#34 57 days ago

    It's good to get the low hanging fruit and easy wins out of the way, whether cosmetic or electric or mechanical. That way you get some motivation to keep going by seeing some improvements right away. Chasing the easy stuff might also reveal other things to change your focus. My procedure is generally:

    1) Vacuum and wipe-down. You might find all kinds of random parts, hints, and tells.
    2) Inspect all wiring, once-over... just to get a sense of condition, potential hazards, and functional level
    3) When game seems "safe" to turn on, do so. Run diagnostics, play games, take inventory of needs

    That inventory is key, and why every situation is different! You might end up with a game that looks great but needs functional work. Or a game that plays wonderfully but looks like crap. Mostly likely, a little column A and a little B - depending on how picky you are.

    So then you review your inventory, budget and goals, and decide where to begin. Can you fix Cosmetics without affecting Function, or vice versa? If so, pick whichever suits your fancy. However, if this mech or that board can't be accessed without exposing other flaws, and/or it makes sense to "add on and do this while you're in there", or "track down the root cause"... well, every situation is different. Maybe you have to disassemble a game so thoroughly to fix something cosmetic, that you use the downtime to fix other stuff. It really doesn't matter, so long as you work toward your goal.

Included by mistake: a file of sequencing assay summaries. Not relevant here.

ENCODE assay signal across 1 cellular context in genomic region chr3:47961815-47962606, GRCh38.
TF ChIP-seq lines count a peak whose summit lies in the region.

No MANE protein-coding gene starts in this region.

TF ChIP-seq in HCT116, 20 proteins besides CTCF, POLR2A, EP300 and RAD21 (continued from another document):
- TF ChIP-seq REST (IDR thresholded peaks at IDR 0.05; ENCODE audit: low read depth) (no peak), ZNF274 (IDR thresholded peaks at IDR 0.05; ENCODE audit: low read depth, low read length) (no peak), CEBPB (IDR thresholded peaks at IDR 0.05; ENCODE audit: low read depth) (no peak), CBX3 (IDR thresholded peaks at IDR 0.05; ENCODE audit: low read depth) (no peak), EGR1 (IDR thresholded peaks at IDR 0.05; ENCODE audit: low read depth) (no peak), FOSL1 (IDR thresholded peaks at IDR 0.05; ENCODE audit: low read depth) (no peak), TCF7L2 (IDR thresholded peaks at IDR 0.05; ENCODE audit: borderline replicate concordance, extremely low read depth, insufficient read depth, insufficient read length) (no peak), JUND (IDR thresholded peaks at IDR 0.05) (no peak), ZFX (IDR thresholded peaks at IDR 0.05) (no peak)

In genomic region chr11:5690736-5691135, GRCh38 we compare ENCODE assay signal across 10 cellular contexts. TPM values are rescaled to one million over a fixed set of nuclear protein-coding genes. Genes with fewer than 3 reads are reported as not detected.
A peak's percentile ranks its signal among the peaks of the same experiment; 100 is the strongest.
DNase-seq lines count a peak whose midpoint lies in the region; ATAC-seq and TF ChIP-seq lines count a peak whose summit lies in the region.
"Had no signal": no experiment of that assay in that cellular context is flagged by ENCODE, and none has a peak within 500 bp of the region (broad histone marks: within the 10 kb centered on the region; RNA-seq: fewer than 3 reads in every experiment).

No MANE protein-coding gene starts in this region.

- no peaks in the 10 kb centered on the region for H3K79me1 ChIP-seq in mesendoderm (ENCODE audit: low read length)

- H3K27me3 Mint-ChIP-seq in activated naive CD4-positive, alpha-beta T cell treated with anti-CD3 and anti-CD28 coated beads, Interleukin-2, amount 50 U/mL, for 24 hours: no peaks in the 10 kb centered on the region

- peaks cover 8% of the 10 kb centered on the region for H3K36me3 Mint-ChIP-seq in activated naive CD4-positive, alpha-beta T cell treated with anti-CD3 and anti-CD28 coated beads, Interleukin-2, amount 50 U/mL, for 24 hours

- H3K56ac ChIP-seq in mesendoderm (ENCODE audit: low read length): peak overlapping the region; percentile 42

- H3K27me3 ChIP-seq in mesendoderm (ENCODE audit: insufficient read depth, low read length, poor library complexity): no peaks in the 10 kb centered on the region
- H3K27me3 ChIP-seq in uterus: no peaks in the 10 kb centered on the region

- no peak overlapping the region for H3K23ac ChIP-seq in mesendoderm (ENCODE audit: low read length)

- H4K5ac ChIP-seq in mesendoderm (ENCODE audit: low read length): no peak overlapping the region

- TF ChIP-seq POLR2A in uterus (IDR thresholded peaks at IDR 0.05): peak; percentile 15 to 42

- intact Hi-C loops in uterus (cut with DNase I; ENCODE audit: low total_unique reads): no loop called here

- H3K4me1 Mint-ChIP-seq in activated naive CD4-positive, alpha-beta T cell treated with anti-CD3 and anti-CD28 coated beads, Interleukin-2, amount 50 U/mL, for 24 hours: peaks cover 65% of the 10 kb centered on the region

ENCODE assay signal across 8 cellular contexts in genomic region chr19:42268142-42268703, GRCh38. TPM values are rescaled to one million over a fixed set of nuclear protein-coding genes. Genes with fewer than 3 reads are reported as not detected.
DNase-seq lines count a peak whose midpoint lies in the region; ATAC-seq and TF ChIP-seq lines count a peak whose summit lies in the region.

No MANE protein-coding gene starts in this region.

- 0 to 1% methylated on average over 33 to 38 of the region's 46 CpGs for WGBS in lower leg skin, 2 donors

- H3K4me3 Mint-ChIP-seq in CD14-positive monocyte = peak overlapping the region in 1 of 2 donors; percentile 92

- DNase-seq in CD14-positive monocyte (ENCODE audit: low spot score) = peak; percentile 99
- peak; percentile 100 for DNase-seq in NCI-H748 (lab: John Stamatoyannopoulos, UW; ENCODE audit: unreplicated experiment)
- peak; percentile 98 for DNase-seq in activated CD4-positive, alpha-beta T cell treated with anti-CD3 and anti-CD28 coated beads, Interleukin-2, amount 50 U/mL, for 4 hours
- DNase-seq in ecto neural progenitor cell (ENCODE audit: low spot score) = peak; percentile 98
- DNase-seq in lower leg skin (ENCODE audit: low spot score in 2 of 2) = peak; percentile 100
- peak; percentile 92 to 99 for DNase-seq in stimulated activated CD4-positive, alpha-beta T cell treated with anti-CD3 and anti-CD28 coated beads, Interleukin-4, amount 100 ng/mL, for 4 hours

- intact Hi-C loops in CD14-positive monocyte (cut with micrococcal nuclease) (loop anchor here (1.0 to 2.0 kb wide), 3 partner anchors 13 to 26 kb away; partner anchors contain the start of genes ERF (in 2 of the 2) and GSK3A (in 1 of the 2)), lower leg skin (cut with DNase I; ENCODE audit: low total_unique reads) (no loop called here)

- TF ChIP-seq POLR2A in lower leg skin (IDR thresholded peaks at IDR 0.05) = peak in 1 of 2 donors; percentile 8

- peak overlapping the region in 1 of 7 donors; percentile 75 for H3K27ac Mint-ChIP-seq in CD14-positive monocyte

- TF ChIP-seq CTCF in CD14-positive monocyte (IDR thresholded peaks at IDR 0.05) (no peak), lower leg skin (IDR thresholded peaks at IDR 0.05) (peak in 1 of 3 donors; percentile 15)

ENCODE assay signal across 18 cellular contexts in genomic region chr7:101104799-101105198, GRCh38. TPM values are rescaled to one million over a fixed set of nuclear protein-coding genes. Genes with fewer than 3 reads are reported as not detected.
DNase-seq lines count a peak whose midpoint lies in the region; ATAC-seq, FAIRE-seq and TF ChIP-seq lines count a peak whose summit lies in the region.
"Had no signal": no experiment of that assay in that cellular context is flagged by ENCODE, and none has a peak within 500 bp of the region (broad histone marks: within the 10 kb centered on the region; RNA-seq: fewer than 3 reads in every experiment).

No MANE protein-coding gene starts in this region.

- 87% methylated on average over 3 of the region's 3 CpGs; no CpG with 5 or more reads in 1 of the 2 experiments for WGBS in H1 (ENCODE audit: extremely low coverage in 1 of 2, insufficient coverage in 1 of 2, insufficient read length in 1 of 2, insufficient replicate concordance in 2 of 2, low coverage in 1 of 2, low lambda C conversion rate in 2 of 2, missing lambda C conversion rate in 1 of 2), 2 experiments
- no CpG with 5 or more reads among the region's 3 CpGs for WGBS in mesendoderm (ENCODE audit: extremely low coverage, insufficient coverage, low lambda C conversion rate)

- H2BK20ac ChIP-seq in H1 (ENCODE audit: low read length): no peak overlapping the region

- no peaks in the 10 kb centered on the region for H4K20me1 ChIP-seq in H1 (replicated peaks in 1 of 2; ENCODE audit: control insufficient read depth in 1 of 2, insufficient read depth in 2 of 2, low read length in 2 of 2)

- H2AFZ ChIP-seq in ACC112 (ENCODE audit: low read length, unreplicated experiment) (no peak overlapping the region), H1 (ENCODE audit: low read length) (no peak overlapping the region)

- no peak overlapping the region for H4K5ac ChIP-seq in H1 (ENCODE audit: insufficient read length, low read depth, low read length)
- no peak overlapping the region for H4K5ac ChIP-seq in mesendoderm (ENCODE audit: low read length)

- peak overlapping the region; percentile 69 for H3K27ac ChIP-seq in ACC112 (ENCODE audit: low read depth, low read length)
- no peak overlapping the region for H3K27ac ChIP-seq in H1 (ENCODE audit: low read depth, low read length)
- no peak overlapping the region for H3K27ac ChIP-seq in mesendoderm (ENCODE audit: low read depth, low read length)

I've bought a few games that were complete and total basket cases and absolutely dangerous to plug in (or even touch) so I essentially was starting from near zero in either case. On those I would work in tandem: on the electrical / mechs for a while until I'd get frustrated or at a temporary dead-end waiting on parts... when that happened I'd work on the cosmetics (while pondering the troubleshooting in the back of my mind). When the cosmetic stuff ran into its own delays (waiting on supplies or weather) it was back to electronics. Eventually it all comes together, and basket cases are among my favorite projects.

    #35 57 days ago
    Quoted from goingincirclez:

    It's good to get the low hanging fruit and easy wins out of the way, whether cosmetic or electric or mechanical. That way you get some motivation to keep going by seeing some improvements right away. Chasing the easy stuff might also reveal other things to change your focus. My procedure is generally: